The next step on ATI's roadmap: Integrated goes PCI-Express
The results of this comparison are sobering. Integrated graphics chips represent the lowest level of graphics performance available in the market today. Even inexpensive add-in cards in the $50 price category play in another performance league altogether. Not even the DirectX 8 capabilities of the IGP 9100 can change that. While ATi's chip has no trouble outpacing Intel and SiS, in most cases it has to take a back seat to the nForce 2 with its theoretically outdated DirectX 7 architecture.
In our tests, the Gigabyte GA-8TRS300M consistently failed to reach the performance levels of ATi's reference motherboard. This doesn't really make much of a difference at the performance level in question, at least not where integrated graphics are concerned. How ATi's chipset stacks up against the competition in applications is a question for another article.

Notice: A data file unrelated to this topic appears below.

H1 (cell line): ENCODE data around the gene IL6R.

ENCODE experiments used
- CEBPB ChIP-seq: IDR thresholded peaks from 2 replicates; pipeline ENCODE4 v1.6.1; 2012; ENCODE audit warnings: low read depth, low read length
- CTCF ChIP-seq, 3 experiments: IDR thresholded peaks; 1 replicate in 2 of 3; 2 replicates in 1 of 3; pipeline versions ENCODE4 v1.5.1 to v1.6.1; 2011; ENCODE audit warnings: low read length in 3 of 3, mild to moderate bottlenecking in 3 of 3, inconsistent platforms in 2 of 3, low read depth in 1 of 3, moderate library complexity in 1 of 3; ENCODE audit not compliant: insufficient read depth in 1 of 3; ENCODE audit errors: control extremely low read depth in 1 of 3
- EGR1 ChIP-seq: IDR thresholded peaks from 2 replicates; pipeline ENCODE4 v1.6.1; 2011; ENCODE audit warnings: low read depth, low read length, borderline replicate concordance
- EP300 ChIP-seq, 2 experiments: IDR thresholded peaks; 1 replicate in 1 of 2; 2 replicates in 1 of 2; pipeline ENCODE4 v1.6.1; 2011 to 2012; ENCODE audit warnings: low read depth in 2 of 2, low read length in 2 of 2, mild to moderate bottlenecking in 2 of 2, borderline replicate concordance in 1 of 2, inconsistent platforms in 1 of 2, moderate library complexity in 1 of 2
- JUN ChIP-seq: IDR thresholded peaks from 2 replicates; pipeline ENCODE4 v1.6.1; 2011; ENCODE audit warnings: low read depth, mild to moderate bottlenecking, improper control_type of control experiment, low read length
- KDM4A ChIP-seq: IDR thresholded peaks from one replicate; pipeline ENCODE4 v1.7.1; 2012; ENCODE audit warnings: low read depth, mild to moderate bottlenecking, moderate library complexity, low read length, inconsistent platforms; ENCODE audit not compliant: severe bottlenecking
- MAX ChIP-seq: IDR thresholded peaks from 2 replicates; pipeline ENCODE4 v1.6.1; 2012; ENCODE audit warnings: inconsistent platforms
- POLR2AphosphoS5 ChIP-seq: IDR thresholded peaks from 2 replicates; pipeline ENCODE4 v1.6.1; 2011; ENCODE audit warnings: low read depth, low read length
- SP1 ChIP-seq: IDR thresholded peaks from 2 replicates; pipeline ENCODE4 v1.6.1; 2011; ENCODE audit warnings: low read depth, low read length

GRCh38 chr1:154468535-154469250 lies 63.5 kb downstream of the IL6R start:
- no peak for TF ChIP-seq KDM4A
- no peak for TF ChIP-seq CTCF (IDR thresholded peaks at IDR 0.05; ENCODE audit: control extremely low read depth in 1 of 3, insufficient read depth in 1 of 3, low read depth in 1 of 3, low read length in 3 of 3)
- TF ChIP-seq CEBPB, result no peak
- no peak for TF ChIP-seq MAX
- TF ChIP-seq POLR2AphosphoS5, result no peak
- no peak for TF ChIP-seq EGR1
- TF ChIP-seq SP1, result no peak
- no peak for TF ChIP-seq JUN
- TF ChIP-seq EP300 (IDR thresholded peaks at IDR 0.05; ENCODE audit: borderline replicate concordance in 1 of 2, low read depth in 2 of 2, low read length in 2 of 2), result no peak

In the end, we can only recommend PCs with integrated graphics with a clear conscience to users who are sure they will never play a 3D game on their PC. While office applications, surfing the internet and the like won't pose any problems, games are a different matter, as even older titles will quickly have these chips gasping for air. In that case, the only remedy is to reduce the games' resolutions, reducing the already low detail level and consequently bringing the fun factor down even further. To users who can live with these limitations and want an integrated solution, we offer the following recommendation: If you're building an Intel system, go with ATi; if you're planning on using an AMD processor, stick with NVIDIA. The 3D performance of Intel's and SiS's solutions are simply too low to merit a recommendation.